I dropped out of a PhD program because of funding cuts and, after a few twists and turns, got a job in a research division of IBM. I was 1 million percent certain I was in the wrong place -- these were really smart people who were very seasoned software developers -- people who had invented programming languages and operating systems.
But I felt the same in grad school, and, to a certain extent, as an undergrad.
I got a really good yearly review, a pay raise, and more responsibility and thought, "My boss is just being nice. If he really knew .."
Yeah, they promoted me out of ignorance -- that MUST be it.
Decades later I realize I will never be done with that sense that I am in over my head, it is always tapping me on the shoulder and reminding me that what we do is hard and someone is better at it than me. But I've done ok and I keep coming back to the question of "why do I do this at all?" Because so many people get their pride caught up in the profession like I do and feel a certain sting when things change -- be it more or less responsibility.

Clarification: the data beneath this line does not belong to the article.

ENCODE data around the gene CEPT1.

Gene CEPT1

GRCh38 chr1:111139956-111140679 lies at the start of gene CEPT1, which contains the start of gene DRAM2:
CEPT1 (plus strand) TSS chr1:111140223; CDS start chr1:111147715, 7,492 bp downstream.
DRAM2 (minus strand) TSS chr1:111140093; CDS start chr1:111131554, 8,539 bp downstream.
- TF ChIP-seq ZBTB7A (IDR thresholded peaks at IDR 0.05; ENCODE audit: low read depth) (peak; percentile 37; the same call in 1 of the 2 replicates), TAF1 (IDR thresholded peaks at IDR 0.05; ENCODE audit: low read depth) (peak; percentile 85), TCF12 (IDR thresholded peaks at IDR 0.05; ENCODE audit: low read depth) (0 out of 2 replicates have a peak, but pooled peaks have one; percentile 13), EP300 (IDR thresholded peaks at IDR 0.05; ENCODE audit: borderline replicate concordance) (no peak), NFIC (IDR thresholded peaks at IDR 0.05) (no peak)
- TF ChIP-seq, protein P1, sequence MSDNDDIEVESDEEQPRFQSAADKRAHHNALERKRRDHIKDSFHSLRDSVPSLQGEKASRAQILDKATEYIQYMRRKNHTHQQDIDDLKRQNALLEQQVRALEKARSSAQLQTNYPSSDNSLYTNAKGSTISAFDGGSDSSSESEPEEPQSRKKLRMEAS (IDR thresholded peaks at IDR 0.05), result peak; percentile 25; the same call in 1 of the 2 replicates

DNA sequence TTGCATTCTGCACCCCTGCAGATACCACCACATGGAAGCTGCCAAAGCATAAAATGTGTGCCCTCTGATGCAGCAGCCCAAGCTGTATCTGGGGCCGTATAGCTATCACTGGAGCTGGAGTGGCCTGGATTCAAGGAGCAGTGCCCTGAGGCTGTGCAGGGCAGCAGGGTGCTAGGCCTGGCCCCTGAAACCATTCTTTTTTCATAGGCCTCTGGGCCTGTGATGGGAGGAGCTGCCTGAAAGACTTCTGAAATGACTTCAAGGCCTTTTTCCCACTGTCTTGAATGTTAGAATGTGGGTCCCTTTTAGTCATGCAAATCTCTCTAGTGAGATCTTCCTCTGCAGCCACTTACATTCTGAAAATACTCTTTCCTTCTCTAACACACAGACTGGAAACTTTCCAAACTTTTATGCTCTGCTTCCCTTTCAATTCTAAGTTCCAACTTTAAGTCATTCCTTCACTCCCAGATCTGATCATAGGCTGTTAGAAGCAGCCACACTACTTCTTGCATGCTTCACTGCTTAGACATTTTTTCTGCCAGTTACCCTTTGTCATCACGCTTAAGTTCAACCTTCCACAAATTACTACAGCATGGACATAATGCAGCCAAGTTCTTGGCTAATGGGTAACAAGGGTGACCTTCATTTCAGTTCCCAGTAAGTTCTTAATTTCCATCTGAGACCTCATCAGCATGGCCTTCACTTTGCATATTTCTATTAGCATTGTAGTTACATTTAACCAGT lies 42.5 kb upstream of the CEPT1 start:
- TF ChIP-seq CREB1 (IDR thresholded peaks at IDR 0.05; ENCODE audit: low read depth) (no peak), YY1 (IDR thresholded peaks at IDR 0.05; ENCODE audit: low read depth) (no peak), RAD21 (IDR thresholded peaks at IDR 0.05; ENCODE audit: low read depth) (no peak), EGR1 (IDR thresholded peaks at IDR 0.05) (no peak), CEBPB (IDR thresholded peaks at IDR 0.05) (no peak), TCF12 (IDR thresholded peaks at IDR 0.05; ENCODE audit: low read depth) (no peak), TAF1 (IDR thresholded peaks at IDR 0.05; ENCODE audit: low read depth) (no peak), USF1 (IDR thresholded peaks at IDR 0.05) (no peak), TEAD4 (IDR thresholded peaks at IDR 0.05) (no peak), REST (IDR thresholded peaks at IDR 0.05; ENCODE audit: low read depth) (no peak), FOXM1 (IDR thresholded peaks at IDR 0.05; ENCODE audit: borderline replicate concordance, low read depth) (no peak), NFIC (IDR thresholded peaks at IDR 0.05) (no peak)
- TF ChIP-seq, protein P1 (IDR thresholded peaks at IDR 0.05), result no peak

I've come to the conclusion that there is a certain craving at the bottom of my impostor syndrome, a craving for validation that both motivates me and criticizes me. That group at IBM was slowly dismantled and I was shown the door like everyone else. It was crushing, I still mourn that loss, and I still feel that sing of doubt. If my craving for validation was amenable to reason, this would have passed long ago -- so it is unreasonable and is no longer helpful so the best I can do is recognize it and talk back to it.
I had a psychotherapist (old school Freudian talk therapy, great stuff) who had a quaint office filled with books and a funny little stitch pillow that said, "If all else fails, lower your standards". On our first meeting he pointed to the pillow and asked "What do you make of my little stitch pillow?" I laughed and he smiled and explained there are only ever two reactions to the words -- laughter and fear. The pillow is something of a litmus test. People seeking therapy are all working out how adjust their standards and if they will be swept away by unseen forces if they can't be flexible. But I believe everyone is working that out -- how to be flexible so they don't get swept away by rigid standards -- especially the standards they have adopted to help motivate them in the first place.